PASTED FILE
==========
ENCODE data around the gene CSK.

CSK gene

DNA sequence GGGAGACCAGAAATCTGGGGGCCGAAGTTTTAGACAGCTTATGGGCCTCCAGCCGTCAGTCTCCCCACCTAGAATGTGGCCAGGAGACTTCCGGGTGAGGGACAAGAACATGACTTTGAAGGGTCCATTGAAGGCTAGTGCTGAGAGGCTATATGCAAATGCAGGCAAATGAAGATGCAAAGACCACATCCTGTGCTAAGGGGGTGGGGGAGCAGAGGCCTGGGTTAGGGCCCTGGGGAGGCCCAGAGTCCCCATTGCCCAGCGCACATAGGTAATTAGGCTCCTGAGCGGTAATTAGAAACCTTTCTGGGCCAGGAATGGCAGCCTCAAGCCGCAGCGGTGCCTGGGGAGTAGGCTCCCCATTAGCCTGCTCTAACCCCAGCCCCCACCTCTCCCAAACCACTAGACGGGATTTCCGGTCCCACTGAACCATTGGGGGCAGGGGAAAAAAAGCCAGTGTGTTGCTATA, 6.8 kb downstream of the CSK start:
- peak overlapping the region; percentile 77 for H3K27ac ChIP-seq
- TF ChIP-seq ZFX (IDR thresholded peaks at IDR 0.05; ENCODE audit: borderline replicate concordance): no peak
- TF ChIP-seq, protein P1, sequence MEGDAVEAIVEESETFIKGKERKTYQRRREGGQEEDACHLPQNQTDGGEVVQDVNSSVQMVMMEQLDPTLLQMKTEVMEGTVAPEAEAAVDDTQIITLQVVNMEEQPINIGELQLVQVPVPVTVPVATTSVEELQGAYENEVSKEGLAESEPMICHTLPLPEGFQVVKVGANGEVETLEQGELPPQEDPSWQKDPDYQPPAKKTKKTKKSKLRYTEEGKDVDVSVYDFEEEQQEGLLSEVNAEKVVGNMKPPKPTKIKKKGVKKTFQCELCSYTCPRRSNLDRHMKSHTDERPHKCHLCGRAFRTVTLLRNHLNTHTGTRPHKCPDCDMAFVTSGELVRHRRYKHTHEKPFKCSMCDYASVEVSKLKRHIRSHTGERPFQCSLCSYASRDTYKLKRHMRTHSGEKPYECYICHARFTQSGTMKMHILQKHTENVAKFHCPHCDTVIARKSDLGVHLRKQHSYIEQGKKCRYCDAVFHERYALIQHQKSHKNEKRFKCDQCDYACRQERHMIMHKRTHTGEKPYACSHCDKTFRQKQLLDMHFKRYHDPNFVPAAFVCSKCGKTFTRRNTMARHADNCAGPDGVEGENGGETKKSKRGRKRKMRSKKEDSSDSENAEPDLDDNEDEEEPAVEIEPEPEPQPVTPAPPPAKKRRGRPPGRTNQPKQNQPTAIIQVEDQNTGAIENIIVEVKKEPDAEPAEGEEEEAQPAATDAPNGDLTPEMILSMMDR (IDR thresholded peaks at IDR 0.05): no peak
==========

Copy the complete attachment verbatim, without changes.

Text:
ENCODE data around the gene CSK.

CSK gene

DNA sequence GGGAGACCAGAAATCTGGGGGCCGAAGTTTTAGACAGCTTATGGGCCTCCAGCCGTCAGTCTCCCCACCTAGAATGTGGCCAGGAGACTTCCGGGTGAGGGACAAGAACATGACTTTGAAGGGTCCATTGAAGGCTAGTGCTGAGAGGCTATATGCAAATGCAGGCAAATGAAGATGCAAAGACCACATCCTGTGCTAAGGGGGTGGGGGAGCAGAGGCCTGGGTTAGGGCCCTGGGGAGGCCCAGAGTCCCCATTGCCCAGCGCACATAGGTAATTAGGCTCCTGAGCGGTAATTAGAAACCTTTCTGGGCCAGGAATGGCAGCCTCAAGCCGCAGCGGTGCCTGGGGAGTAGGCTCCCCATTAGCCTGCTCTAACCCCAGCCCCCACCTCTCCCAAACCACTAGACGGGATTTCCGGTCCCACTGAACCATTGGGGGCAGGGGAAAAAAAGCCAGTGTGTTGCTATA, 6.8 kb downstream of the CSK start:
- peak overlapping the region; percentile 77 for H3K27ac ChIP-seq
- TF ChIP-seq ZFX (IDR thresholded peaks at IDR 0.05; ENCODE audit: borderline replicate concordance): no peak
- TF ChIP-seq, protein P1, sequence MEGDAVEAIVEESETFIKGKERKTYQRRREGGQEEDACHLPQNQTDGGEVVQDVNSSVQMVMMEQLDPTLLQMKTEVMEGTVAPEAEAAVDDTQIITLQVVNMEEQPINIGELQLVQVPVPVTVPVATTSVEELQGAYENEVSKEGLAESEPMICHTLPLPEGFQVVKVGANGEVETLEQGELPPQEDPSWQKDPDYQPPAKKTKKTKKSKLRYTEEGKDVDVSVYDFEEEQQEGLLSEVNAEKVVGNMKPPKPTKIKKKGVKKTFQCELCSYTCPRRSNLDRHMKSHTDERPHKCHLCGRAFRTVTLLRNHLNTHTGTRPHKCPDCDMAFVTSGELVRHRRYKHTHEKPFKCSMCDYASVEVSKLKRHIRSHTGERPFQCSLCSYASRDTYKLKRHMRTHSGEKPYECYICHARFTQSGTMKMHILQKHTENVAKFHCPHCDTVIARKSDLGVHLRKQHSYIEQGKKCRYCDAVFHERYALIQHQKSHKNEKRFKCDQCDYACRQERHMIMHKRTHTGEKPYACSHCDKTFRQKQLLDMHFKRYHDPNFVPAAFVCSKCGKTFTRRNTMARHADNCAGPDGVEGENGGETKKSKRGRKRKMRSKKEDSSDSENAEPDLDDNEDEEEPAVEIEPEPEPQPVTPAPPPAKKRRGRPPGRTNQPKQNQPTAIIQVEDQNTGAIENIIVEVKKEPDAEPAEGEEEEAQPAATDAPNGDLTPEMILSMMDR (IDR thresholded peaks at IDR 0.05): no peak